By Steven Leach
What role does religion play in conflict? Wide ranging assumptions and presumptions rule the conversation. One of the real risks of discussing religion in conflict is that we easily confuse ourselves.
Working with religion in conflict and mediation is a complex and contextual task. The University of Uppsala has defined conflicts as “a contested incompatibility that concerns government and/or territory where the use of armed force between two parties of which at least one is the government of a state, results in at least 25 battle-related deaths in one calendar year” (presentation by Prof Isak Svensson, 2014). While the validity and use of this definition should be discussed, it provides a lens through which to view trends in conflicts fitting this definition.
54% of conflicts in the database (which spans from 1975 to the present), for example, have no significant religious dimension. The theory that eliminating religion in the world would bring peace rings hollow. Still 46% of conflicts do have a religious dimension, which the statistics analyze through two lenses.*
The first lens is that of religious identity, or, in other words, religious similarity or dissimilarity between the conflicting parties. Example of this conflict would be Northern Ireland, Myanmar, and Sri Lanka. In these cases, “religion plays a role as an identity-marker to distinguish between in-group and out-group. 14% of conflicts in the database fit this category.
The second lens is that of worldview, or rather, incompatibility with a religious worldview. Examples of this include Al Shabaab and Boko Haram. In these cases, conflict parties have “different collective frameworks for making sense of, and acting in, the world.” Such worldviews may not permit coexistence with people who have differing worldviews. 15% of conflicts in the database fit into this category.
17% of conflicts have elements of both religion as an identity-marker and as a tension between worldviews. Identity-marker conflicts may deepen into worldview conflicts as positions harden.
These distinctions are helpful because they reveal what needs to be transformed and what tools are best suited for transformation. Religious worldview conflicts are often more difficult to transform because of the positioning that comes with such a stance. Religious identity-marker conflicts, however, often find two parties with similar worldviews, and it becomes easier to speak about attitudes and behaviors.
It is worth noting, however, that the vast majority of conflicts with a religious dimension are intrareligious conflicts, and not interreligious conflicts. That is, most religious conflicts occur within a religious tradition and not between two or more different traditions – religious conflict does not indicate a ‘clash of civilizations’.
There is also a third way in which religion is relevant in conflict: as a resource for peace. Religious leaders are often among the most trusted members in communities and are well positioned to serve as insider mediators and to shape a people-centred transformation. Faith-based actors and organizations are on the front lines with unique dilemmas, and big NGOs are often better known but less effective than local NGOs and local unregistered actors.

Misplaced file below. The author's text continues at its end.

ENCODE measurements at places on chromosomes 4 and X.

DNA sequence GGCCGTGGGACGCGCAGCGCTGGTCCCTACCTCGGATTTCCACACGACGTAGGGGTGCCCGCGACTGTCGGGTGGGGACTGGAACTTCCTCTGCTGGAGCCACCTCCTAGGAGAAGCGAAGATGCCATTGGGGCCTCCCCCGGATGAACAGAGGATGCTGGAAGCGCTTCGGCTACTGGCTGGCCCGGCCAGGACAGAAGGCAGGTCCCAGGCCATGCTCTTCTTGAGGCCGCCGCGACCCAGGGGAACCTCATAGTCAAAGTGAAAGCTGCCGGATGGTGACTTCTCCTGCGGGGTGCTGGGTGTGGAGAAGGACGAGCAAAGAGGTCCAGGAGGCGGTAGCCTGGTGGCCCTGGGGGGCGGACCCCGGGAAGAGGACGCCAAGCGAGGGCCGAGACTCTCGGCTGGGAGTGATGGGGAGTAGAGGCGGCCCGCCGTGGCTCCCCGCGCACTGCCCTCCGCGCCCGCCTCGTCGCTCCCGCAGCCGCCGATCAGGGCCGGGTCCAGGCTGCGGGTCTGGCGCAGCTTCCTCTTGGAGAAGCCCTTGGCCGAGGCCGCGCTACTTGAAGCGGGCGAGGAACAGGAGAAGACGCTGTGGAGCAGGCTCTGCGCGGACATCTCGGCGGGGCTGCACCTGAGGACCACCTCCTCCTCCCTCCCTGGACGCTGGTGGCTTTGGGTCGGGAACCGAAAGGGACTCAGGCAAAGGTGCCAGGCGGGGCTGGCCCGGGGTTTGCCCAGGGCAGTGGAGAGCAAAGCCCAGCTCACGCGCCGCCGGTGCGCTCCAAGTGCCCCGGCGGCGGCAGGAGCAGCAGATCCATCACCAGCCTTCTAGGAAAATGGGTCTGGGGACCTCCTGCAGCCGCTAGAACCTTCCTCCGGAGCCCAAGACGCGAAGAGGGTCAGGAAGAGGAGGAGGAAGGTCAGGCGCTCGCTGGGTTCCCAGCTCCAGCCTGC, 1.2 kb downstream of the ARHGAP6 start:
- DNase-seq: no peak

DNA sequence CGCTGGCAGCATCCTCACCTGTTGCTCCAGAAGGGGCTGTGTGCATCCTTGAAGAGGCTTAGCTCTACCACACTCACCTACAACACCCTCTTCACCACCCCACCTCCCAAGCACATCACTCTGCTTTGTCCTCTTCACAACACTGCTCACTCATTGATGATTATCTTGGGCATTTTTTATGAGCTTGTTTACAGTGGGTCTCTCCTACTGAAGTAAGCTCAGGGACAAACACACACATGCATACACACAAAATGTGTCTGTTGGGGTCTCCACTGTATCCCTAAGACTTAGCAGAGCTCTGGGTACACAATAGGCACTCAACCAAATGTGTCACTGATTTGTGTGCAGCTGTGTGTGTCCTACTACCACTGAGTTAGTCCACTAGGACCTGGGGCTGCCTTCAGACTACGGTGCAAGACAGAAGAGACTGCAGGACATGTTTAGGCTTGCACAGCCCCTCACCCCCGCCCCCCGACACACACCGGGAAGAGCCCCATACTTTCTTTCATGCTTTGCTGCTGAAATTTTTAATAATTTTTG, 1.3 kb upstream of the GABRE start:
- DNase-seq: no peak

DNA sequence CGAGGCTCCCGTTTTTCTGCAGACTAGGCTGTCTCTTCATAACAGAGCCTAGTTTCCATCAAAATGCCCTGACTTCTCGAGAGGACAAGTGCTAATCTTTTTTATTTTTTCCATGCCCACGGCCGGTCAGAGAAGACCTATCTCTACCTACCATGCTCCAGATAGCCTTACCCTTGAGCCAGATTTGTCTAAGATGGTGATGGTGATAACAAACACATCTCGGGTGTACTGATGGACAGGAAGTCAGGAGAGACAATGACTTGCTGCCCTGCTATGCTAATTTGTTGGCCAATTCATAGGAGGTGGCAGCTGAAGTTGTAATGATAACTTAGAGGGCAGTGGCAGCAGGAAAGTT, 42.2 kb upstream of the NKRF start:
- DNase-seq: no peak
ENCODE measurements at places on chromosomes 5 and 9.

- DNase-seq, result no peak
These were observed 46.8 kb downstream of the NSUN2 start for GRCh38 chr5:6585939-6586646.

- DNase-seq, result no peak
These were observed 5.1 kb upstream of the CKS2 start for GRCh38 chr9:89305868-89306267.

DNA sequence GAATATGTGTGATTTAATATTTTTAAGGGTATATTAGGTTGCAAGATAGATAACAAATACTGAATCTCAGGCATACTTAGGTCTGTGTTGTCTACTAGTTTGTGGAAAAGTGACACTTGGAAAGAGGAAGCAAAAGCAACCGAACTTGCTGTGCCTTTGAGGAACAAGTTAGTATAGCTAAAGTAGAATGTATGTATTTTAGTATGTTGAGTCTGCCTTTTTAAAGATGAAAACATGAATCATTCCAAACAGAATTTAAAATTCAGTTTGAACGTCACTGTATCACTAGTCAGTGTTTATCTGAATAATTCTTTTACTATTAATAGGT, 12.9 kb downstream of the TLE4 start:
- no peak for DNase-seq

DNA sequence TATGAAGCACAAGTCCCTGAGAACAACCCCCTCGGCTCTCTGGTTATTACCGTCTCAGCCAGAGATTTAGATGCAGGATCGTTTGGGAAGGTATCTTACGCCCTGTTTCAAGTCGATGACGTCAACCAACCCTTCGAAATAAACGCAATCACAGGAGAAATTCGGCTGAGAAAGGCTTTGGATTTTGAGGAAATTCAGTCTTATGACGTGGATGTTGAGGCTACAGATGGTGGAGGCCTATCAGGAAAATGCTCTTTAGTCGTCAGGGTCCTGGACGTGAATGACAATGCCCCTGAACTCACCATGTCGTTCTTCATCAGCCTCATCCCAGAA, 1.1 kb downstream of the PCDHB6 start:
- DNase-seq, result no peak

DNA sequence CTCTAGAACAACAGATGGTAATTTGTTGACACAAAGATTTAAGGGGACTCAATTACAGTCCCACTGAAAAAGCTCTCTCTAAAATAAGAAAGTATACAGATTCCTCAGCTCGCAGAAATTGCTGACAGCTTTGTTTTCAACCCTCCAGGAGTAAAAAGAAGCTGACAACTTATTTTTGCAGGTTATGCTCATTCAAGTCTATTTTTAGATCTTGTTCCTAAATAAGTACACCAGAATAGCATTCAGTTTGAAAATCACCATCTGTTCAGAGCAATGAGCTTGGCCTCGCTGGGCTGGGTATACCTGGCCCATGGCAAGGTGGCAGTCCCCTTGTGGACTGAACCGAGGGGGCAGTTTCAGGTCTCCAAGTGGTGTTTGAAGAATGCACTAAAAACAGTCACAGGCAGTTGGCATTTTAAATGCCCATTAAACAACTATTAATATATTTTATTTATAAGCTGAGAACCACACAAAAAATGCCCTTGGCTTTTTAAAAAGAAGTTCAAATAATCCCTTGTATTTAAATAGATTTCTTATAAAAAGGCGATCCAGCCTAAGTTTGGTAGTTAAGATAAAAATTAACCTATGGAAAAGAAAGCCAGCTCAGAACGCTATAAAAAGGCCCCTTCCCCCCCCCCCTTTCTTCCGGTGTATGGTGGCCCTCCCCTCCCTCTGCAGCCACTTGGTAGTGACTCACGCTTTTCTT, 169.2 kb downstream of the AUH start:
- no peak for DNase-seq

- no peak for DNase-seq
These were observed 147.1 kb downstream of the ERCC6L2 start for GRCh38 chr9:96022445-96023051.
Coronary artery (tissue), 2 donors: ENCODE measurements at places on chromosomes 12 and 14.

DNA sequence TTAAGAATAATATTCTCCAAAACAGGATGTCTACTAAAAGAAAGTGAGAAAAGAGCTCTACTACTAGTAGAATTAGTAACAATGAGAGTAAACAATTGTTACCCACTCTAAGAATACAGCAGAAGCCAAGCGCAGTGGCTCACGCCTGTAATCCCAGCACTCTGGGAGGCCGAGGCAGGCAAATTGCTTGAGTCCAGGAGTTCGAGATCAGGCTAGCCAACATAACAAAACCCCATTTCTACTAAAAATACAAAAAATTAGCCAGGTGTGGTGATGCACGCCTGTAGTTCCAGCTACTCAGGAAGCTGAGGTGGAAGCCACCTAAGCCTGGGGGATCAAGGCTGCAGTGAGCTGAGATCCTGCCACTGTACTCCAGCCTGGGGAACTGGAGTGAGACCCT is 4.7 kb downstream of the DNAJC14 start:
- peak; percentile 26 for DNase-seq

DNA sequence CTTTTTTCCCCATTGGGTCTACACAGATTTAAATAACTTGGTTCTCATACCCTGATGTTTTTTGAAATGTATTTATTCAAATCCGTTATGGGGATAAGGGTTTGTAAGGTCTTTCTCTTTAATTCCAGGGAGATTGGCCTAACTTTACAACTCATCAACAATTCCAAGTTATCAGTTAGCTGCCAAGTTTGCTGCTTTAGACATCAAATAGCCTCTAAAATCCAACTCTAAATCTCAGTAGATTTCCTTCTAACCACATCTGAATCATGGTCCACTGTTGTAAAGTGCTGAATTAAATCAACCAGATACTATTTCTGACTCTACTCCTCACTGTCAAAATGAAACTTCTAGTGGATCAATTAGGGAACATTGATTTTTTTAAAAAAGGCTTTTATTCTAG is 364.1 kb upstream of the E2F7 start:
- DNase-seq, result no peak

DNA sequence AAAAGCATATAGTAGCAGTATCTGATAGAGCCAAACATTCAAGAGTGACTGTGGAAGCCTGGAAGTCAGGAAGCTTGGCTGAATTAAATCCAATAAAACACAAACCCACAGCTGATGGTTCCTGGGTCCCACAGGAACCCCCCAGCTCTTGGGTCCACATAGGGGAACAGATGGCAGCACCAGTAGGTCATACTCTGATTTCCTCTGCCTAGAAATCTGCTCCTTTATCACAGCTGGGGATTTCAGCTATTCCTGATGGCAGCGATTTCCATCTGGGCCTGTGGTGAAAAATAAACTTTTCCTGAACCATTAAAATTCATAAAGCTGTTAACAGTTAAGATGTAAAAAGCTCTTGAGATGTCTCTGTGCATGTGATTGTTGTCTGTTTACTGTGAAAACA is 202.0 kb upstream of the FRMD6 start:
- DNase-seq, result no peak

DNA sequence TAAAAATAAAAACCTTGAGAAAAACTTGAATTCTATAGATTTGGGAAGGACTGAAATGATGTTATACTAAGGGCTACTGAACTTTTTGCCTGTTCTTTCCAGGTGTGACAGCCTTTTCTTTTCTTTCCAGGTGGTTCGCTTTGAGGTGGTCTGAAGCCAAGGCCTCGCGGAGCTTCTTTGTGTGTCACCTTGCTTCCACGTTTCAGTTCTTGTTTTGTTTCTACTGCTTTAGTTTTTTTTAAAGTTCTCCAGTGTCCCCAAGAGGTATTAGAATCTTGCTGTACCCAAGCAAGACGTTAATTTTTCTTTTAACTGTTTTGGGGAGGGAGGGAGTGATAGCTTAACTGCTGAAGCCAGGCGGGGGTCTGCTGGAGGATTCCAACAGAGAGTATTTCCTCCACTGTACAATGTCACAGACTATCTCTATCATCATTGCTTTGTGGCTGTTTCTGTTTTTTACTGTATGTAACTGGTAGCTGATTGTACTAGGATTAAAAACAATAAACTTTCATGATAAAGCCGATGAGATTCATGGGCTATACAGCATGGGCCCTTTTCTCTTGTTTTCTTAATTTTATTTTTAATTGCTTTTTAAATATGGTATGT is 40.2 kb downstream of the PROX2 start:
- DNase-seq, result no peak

Two quick examples were shared at the “International Consultation on the global Anglican contribution to Promoting Peace and Prevents Violent Conflict”, hosted by Coventry University in partnership with Anglican Alliance. In Jos, women and youth were mobilized by a pastor and an imam to monitor their local neighborhoods and to report suspicious changes to community leaders, strengthening relations and building community resilience. In Pakistan a local church community sought government security for Easter celebrations, only to be told that the government could not provide security because of the Taliban. The pastor went to the local Taliban leader, who asked to see the church. After seeing the church, he said they should have their celebrations and procession, without any concern, and that when the Taliban comes to power he would make sure the government builds them a much nicer church. Relationships prevented conflict. Positive examples like these can be found in many places, demonstrating the power of religious inter-religious efforts to bring peace.
Both the presentation by Prof. Svensson and the lenses through which to understand the religious elements of conflict are based on materials presented at the 2014 “Religion and Mediation Course” offered by the Religion, Politics, and Conflict Desk in the Human Security Division of the Swiss Department of Foreign Affairs, the Culture and Religion in Mediation (CARIM) Programme of the Centre for Security Studies at ETH Zurich, the Network for Religious and Traditional Peacemakers, the Centre for International Peace Operations (German), and the Ministry of Foreign Affairs of Finland.
Steven Leach is a peacebuilding practitioner and researcher currently based in South Africa. His work and interests include the use of religion to mobilize youth to violence or violence prevention as well as the many complexities of so-called “religious” violence, violent extremism, and religious terrorism. Originally from the US, Steven is engaged in PhD studies through London Metropolitan University.